Ruth's Reviews > The Tudor Secret

The Tudor Secret by C.W. Gortner
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Feb 25, 11

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Read from February 21 to 25, 2011

Brendan Prescott is a foundling, discovered and subsequently raised on the Dudley family estate – a symbol of the family’s charity and an easy target for the Duke of Northumberland’s sons to mock and deride for his lack of antecedents. At the age of twenty he’s sent to court to serve as squire to the eldest son, the handsome and ambitious Robert. Once in London Brendan finds himself thrust in the middle of a life-and-death game of intrigue and deception, with a prize of unimaginable value as the goal – the very throne of England, precariously held by the ill and suspiciously absent Edward VI. Torn between the expectations of the powerful family that had provided the only home he’d ever known, and his desire to serve and protect the flame-haired princess Elizabeth whose strength and character he cannot resist, the naïve Squire Prescott is consumed by a brewing power struggle that promises to pit siblings against each other in a pitched battle for the future of England. While fighting for the survival of Elizabeth with overwhelming forces arrayed against her, Prescott discovers an aptitude for spy-craft and begins to uncover the tantalizing truth of his past and the dangerous secret that ties him to the Tudors – a secret that his enemies will stop at nothing to keep silenced forever.

The Tudor Secret is my first C.W. Gortner novel and it will most assuredly not be my last. I love it when an author takes established historical fact and then begins to ask “what if?” – and that simple question opens the floodgates to fascinating possibilities and brings a world long since passed to vibrant, brilliant life. The established historical basis for events within The Tudor Secret concern the succession drama surrounding Edward VI’s illness and death and the Duke of Northumberland’s move to establish his daughter-in-law, Lady Jane Grey, as Queen. Had he succeeded, through Jane’s husband and his son Guilford, the Dudley family would have been legitimized as rulers of England – instead of the not-so-secret power behind the throne Northumberland exercised during Edward’s short reign. Though historical record does not place Elizabeth at court during Edward’s last days, Gortner dares to imagine what might have happened had she done so. And from there, how a chance meeting with an intelligent and resourceful squire like Brendan, in service to Robert Dudley, the one man who could be Elizabeth’s undoing, could alter the course of history. Peopled with fascinating real-life characters seen through Brendan’s eyes, from the future Elizabeth I to Francis Walsingham, master spy destined to play a critical role in Elizabeth’s future reign, Gortner has crafted a heart-pounding tale of suspense that brings 16th-century England to electrifying life.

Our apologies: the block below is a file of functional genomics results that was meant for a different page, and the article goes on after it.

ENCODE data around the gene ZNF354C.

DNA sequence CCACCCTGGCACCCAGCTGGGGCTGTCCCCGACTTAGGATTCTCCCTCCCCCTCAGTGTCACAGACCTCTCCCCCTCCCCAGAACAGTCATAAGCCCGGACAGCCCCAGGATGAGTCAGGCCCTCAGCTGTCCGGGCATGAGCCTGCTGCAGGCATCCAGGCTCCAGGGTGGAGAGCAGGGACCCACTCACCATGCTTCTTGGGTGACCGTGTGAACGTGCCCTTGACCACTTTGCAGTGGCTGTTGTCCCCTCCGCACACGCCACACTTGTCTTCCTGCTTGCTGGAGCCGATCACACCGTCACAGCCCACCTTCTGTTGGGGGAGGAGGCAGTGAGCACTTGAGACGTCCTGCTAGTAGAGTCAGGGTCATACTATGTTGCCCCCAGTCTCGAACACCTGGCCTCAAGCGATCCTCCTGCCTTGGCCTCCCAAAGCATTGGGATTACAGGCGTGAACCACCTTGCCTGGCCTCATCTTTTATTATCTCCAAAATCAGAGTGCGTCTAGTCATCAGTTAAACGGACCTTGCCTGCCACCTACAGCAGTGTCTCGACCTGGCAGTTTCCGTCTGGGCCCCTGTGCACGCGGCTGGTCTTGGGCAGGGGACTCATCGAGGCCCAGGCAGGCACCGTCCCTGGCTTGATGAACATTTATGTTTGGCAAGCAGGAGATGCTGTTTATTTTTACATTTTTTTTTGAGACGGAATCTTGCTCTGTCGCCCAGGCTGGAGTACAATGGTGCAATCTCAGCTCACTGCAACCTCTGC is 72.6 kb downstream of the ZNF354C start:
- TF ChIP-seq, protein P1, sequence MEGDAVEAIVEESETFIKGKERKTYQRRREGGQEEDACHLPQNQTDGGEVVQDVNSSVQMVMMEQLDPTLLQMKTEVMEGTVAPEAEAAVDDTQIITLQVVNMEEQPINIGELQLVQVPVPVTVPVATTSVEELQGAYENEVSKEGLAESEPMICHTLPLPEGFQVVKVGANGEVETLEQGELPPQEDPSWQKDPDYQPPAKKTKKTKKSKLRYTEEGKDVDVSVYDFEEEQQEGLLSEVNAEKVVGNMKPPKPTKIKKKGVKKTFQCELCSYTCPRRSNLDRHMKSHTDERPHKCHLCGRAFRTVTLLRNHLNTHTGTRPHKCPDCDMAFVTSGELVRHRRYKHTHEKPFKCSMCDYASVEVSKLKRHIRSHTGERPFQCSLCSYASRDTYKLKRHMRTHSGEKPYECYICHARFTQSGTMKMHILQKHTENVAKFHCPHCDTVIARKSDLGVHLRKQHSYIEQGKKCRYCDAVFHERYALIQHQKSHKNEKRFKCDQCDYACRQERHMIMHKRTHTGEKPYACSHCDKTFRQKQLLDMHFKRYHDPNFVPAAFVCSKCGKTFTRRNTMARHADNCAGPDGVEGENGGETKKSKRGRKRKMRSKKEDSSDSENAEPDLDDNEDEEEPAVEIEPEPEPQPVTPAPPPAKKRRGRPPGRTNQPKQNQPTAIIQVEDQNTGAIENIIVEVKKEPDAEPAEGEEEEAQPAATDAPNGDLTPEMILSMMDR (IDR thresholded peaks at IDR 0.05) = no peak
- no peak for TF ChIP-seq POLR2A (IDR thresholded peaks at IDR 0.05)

I love spy stories and unlikely heroes, and this novel delivers both in spades. The Tudor Secret is a page-turning thrill ride through the English court of 1553, rife with all the danger, suspense, intrigue, and secrets one could imagine existing in a world where fortunes were made or lost on a whim and alliances were constantly shifting like sands washed by the tide. Brendan Prescott is a thoroughly engaging hero – he may be new at court, but he proves adept at the balancing act required to survive, and his “learning curve” is a fantastic window through which I was completely absorbed into the Tudor-era world of passion and intrigue. For the last 200 pages of this book I could not put it down. I loved the fictional allies Gortner creates for Prescott, from the plucky stableboy Peregrine, determined to become Brendan’s manservant, to the vivacious and clever Kate Stafford, lady-in-waiting to Elizabeth, and the keeper of her own secrets that Brendan determines to uncover. With an adept eye for historical detail and a gift for bringing history to life, C.W. Gortner’s The Tudor Secret is a fast-paced, engaging, suspenseful novel that will leave you hungering for more – Brendan Prescott’s further adventures cannot come soon enough to suit me.

***

I just wanted to add, that if you're like me and you *could* love The Tudors television series, but that delivers way too much explicit sex and violence, this novel is a great alternative for feeding one's passion for Tudor drama without the graphic content. This novel is action-packed and Gortner doesn't shy away from the realities of the era, but violence is not overly graphic and sex is limited. It's a compelling and more tasteful alternative, which I can happily recommend in that respect as well as being a rollicking good story.
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Reading Progress

02/21/2011 page 26
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message 2: by Jen (new)

Jen This looks interesting. Let me know what you think.


Ruth But of course. :) I was able to get a review copy from the author - he's new to me, but I've seen great reviews of his 1st two books around the blogosphere. Super nice to work with too! Review to come end of the week.


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